Trial Collapses in Farce As Judge Throws Out Case After 10 Minutes

We have always said that this case, and the charges brought against Ed, Dan and Simon were a joke, but today we found out exactly just how much of a joke it was. Their trial lasted for under an hour, over half of which was a recess, granted to the prosecution so that they could try to find their evidence, which they’d neglected to ensure they had.

The trial was presided over by Birmingham’s most senior Judge, who expressed confusion at the charges, and whether they were at all applicable in this case. The prosecution barrister spent about 10 minutes blustering about the history of this particular charge (which was brought in during the Miners Strike, after miners started to drop concrete blocks and bricks onto taxis taking scab workers to pits), before asking for a recess as they did not have any actual evidence to present to the court.

The recess was granted, but alas, half an hour was not enough time for the CPS to produce any evidence, and when the court was brought back into session, the Judge dismissed the case, before the Jury had even been sworn in.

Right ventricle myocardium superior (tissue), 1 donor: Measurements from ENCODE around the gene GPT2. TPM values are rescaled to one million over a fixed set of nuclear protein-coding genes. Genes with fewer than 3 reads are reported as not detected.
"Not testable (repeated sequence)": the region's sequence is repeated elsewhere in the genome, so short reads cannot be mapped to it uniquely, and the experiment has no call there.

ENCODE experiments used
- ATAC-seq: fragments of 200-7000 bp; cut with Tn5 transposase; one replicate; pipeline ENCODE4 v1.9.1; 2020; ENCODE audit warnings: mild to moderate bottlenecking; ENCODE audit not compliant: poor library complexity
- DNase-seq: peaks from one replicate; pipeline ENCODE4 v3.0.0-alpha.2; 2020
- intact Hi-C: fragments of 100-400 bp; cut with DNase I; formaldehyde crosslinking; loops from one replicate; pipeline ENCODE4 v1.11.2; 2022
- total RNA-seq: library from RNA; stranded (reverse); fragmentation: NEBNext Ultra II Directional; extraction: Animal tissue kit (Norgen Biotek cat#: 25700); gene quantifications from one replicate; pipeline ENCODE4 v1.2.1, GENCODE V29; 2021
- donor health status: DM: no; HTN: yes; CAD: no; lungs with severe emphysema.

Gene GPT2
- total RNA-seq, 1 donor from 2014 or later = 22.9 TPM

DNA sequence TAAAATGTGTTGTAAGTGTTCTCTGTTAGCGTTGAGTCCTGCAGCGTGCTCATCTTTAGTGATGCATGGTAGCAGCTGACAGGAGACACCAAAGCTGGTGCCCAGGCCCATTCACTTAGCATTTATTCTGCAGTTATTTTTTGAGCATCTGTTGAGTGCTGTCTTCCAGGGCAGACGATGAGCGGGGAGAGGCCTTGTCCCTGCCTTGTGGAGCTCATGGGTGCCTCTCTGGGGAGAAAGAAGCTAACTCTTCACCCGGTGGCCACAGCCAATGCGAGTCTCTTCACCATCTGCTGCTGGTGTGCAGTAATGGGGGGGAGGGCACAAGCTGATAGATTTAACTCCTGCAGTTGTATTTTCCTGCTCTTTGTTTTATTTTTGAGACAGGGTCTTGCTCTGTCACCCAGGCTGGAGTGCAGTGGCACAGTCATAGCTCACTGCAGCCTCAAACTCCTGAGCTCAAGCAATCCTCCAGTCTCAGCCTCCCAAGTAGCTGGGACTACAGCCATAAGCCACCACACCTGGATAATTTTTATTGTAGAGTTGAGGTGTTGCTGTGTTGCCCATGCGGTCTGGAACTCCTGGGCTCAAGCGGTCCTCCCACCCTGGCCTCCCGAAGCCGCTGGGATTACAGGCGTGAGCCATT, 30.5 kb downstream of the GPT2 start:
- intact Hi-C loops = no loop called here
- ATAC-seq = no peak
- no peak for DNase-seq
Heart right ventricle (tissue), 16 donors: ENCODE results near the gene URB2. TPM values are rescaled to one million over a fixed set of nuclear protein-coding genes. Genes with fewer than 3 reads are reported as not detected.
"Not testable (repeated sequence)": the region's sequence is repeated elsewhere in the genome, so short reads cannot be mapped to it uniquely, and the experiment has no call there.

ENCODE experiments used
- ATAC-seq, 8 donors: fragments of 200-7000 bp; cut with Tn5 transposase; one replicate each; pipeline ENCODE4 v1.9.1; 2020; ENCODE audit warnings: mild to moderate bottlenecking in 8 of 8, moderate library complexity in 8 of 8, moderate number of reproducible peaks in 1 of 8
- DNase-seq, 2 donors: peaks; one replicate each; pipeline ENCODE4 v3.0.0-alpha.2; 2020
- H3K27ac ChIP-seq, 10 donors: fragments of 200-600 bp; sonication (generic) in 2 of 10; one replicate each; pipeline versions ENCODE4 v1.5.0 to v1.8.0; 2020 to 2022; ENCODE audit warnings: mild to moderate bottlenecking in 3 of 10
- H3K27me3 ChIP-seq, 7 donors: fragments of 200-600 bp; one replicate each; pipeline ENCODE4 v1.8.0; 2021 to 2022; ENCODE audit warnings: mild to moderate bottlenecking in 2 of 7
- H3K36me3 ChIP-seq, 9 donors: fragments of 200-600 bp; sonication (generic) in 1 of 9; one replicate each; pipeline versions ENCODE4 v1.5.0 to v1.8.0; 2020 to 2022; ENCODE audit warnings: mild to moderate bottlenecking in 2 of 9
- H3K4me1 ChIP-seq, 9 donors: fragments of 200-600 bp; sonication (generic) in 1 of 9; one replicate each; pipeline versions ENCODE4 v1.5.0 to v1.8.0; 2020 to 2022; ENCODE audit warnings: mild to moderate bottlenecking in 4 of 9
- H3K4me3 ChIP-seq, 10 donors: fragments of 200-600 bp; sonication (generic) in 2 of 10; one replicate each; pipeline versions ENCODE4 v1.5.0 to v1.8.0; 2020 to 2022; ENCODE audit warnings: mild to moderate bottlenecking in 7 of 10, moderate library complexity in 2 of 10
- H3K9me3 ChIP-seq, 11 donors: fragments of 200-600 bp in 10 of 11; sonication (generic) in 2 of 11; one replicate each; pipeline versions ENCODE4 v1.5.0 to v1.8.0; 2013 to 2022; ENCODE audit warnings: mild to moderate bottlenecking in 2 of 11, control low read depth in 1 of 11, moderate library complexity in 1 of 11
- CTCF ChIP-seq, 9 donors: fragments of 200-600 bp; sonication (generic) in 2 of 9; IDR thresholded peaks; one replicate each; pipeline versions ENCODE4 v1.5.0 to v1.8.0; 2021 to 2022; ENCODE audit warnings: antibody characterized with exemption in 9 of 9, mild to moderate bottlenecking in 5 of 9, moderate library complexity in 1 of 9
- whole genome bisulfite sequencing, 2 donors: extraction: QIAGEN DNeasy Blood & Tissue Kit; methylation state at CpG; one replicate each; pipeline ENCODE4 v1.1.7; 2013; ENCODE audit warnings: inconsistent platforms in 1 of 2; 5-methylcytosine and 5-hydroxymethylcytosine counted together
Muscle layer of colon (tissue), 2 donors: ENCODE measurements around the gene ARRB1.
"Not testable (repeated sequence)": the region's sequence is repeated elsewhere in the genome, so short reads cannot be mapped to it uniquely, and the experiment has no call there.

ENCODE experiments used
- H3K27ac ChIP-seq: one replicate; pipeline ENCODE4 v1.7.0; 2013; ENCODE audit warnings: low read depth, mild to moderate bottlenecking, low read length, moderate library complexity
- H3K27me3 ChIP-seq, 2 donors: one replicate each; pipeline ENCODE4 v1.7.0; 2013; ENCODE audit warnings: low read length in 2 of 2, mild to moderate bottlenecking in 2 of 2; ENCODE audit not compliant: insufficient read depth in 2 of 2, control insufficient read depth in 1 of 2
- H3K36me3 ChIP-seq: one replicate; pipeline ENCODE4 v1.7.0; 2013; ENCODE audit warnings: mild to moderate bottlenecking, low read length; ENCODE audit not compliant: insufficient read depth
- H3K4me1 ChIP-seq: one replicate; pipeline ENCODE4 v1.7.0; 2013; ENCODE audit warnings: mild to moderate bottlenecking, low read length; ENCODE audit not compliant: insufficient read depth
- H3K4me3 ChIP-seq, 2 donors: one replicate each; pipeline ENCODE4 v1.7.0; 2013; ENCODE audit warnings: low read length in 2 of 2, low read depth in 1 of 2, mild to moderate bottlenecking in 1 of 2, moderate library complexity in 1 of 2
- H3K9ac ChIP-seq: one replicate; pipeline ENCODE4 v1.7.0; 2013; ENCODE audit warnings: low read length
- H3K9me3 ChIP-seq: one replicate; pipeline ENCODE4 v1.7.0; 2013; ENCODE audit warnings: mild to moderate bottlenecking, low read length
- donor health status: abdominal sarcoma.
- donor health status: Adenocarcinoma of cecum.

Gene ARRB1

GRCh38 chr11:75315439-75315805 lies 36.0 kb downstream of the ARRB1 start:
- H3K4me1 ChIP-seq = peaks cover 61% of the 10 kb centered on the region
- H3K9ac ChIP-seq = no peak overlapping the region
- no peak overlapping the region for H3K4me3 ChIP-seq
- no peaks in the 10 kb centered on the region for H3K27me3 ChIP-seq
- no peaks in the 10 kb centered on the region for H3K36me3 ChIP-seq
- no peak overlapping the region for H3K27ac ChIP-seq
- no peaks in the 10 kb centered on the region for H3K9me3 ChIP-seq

The prosecuting barrister said that the evidence has been lost by police, but admitted that even if they had the evidence it would not have been a strong case anyway, and apologised to the Judge and courts for wasting their time.

It is hard to understand how the case got this far. The defendants should never have been charged in the first place, and having been charged, the case should have been dropped quickly.
Instead, the 3 defendants spent a weekend in police custody, and Ed got held on remand for a further 7 days at Winson Green prison – a decision loudly condemned at the time by civil liberties groups and Lib Dem MP John Hemming.
Ed was also suspended from his work, whilst an investigation took place. His suspension, directly related to the arrest for this action, lasted for 3 months, and ended with him being given a written warning for his actions.

And now today we have seen that the case against them was non-existent.

From the outset, it was clear that this was an attack on the right to protest in general, and on NCAFC and student activists in particular. It was a politically motivated arrest, with charges brought that cannot stick in order to make the events sound like something else. With the Judge today expressing surprise that the charge brought, of causing danger to road users, it is clear that the police and the magistrates court were acting politically, rather than because of any criminal activity.

Today has been a victory. We are going to put Freedom of Information requests to the police and CPS to find out how much this has cost the taxpayer, and the defendants are currently looking at taking legal action as well.